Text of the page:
The indoor AG boom; the entry of large corporations

"The last few years have seen a number of large corporations, such as Google and Walmart, enter the indoor agriculture industry. The primary avenues of entry into indoor agriculture are as a farmer, produce buyer, tech entrepreneur, or investor. Their participation is important because these commercial leaders have the skill set and capital to help drive the industry forward. In our discussions with large firms, we found multiple justifications for entering the space," writes Janesha Anthony, Communications and Branding manager at Contain. 

She continues, a major one for produce buyers is improving the customer's experience; breaking into an industry like indoor agriculture can set them apart, build rapport, and create long-term benefits for consumers.

"The driving factor to be in this space really centers around being laser-focused on providing value for the consumer. CEA has proven itself to have differentiated value for food quality, product innovation, increased shelf life, and encouraging ESG capabilities. Surety of supply, the ability to see innovation within produce beyond "organic," year round quality product, and waste reduction are big deals." says a representative from a multinational corporation.

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For others, fulfilling sustainability or ESG goals attracts them to controlled environment agriculture thanks to the industry's careful use of water and ability to cut food miles. For instance, supermarket chain Meijer mentioned the ability to provide local produce in its recent announcement of a collaboration with Michigan's Revolution Farms. 

As many countries move into recession, asset allocators at investment firms and multinationals alike are moving into defensive sectors, those that traditionally do well in downturns. According to Janesha, agriculture is one of these, as consumers will naturally prioritize food over consumer goods or travel when times are tough. High food inflation has exacerbated this trend, and vertical farming is a fast-growing sub-sector of the agriculture industry.

According to market research firm Statista, the value of the global indoor farming technology market is expected to reach approximately 12.03 billion U.S. dollars by 2024. This would be an increase of over six billion dollars from 2019 when the market size was around 5.92 billion U.S. dollars. Now that the industry is more mature – lighting firm Fluence had revenue of US$141mm in the year to September 2021. For example – investors perceive it as less risky.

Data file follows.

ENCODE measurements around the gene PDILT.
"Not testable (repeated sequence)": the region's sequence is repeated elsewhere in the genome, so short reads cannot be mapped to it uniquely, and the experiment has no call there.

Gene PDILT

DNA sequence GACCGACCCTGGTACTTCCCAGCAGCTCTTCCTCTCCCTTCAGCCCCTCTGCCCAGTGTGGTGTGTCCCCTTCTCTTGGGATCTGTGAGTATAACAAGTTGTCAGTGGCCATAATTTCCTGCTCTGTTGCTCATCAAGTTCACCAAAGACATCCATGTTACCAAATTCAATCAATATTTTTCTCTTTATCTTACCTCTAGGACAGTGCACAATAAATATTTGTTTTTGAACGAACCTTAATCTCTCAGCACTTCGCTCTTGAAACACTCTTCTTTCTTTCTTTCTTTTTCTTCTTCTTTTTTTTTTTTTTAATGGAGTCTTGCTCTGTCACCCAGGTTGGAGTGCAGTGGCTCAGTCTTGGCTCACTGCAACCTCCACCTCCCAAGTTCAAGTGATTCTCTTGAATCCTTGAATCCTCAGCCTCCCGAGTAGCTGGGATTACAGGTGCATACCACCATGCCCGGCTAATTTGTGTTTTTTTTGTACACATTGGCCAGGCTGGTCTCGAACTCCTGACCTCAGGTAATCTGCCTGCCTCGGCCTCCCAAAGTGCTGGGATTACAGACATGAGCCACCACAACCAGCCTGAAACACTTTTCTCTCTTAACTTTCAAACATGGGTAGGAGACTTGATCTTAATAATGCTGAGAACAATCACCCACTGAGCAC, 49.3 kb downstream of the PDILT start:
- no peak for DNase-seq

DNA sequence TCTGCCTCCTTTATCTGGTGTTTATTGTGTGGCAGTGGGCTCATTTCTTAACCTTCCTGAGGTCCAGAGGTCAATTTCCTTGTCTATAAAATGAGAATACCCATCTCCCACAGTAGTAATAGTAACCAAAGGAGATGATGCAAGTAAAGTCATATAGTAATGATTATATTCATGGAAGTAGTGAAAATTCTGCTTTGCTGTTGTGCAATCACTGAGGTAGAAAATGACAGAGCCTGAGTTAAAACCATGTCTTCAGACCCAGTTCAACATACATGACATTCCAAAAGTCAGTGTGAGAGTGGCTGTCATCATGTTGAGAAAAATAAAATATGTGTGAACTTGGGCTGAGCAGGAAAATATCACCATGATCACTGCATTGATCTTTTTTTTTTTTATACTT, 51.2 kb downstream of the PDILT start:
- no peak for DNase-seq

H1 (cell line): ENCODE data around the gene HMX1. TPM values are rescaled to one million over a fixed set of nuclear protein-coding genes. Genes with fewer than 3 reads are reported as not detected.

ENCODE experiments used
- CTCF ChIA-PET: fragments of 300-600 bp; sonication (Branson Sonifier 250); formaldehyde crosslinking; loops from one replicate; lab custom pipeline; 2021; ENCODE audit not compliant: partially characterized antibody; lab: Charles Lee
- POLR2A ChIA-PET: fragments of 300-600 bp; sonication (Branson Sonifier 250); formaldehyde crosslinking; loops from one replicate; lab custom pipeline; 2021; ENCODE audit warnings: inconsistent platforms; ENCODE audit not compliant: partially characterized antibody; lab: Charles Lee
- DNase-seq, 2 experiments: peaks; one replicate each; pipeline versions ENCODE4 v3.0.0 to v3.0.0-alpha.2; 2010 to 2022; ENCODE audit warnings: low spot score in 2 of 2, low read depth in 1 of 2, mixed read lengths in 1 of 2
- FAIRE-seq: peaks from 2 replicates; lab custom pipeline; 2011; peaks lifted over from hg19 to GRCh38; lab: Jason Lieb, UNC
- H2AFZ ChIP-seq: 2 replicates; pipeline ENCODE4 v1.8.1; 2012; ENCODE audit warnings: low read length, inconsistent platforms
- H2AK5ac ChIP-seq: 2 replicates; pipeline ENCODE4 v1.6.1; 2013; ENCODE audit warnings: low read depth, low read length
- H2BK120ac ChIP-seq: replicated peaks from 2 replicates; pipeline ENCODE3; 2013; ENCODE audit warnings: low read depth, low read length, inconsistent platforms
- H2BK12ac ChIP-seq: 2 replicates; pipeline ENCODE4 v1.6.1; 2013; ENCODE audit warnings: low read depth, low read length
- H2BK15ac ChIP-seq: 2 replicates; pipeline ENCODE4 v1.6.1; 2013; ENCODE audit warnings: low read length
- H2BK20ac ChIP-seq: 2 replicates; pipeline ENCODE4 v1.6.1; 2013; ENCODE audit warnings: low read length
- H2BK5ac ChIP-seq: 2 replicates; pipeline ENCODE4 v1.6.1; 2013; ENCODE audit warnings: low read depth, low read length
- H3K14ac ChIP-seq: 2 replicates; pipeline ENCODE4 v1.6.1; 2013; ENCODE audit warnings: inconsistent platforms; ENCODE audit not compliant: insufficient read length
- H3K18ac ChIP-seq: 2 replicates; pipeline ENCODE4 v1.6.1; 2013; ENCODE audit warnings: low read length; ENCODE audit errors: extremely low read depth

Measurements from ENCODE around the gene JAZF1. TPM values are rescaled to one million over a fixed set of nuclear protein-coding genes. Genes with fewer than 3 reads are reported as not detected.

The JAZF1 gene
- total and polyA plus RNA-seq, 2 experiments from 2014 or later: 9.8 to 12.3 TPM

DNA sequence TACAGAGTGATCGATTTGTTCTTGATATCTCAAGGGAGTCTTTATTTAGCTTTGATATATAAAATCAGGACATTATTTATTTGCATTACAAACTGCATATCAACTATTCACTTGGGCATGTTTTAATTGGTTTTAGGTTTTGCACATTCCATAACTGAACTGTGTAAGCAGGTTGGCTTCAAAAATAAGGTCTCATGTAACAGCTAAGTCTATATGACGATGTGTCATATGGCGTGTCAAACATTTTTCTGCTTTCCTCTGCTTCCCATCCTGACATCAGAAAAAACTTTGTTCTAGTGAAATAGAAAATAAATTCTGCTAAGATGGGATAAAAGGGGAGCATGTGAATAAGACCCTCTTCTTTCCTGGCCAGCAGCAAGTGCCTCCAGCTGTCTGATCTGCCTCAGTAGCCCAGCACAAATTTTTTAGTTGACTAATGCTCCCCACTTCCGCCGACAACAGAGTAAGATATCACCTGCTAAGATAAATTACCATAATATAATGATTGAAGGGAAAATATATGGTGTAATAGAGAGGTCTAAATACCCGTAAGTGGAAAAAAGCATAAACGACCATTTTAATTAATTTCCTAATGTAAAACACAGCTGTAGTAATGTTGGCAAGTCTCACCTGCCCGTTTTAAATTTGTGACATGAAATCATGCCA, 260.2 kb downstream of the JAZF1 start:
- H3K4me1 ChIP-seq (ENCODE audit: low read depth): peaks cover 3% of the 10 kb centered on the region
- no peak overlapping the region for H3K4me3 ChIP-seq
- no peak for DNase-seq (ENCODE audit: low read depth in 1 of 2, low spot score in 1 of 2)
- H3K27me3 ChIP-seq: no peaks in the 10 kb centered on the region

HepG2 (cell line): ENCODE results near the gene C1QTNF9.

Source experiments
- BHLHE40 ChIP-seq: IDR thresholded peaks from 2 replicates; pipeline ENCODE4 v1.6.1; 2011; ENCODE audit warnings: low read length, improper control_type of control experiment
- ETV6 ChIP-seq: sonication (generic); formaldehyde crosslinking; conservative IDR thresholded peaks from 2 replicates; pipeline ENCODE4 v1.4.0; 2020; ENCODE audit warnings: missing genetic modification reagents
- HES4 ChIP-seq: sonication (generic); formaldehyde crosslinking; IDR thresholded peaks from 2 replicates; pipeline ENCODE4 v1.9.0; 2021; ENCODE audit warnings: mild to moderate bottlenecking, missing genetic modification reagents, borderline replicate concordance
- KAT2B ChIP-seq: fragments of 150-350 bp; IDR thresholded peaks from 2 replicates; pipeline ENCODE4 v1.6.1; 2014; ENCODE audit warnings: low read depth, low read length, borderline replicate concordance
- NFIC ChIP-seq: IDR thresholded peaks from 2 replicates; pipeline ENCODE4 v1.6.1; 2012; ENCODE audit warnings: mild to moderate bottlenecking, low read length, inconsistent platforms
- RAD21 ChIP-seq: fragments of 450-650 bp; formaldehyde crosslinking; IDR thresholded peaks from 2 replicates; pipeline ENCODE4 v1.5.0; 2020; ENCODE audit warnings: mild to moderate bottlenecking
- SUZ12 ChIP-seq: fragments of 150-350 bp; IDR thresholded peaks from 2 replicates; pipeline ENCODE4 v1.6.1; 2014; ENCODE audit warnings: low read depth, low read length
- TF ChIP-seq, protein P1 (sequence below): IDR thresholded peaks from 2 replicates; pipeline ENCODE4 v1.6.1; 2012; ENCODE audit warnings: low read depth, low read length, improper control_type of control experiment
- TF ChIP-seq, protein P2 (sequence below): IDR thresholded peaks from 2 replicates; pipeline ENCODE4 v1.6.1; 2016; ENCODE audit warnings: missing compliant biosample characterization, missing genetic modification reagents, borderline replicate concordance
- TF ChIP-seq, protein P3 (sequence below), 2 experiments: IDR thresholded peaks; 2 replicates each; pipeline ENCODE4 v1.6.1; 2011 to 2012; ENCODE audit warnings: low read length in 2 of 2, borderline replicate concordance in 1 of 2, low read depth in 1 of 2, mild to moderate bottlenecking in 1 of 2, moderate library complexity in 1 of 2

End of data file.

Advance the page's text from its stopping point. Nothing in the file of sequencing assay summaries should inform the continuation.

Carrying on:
Opportunities are coming
As more commercial leaders and large corporations show interest in the indoor agriculture industry, it provides a large opportunity for strategic partnerships and alignments with indoor growers and companies to help create a more accessible transition to indoor-grown goods for the consumer. Commercial lighting and electrical contractor major, FSG's addition to Contain's vendor list is a great example of how commercial/corporate giants are joining the space to provide long-term and impactful value for all parties involved.

"Since 1982, FSG has been built on the guiding principle that hard work, dedication to excellence, and continual learning will always yield a positive result for everyone involved. Currently, in the U.S., there are over 23.5 million people living in food deserts, and 2/3rds of our produce is imported into the U.S. FSG aims to utilize its 40 years of expertise and, with our partners and clients, make an immediate difference in our communities, our states, and our Nation. When growing indoors, you have a partner that is committed to growing together," said Chris Hinshaw, Director of Horticulture at FSG.

For others, working with startups in indoor ag allows a way to access the innovation that is notoriously hard to create quickly at large firms. The endeavor is not without challenges. Entering the industry can mean a large upfront investment that can be hard for a business unit to justify as management eyes budgets more carefully.

To date, there is a limited track record of successful exits, though this is beginning to change. The future of the industry for new entrants is backed more and more by emerging data and the successes of industry pioneers. "A topic we plan to explore further by looking at the next-gen models for entry in our upcoming briefing paper "How to break into Indoor AG." 

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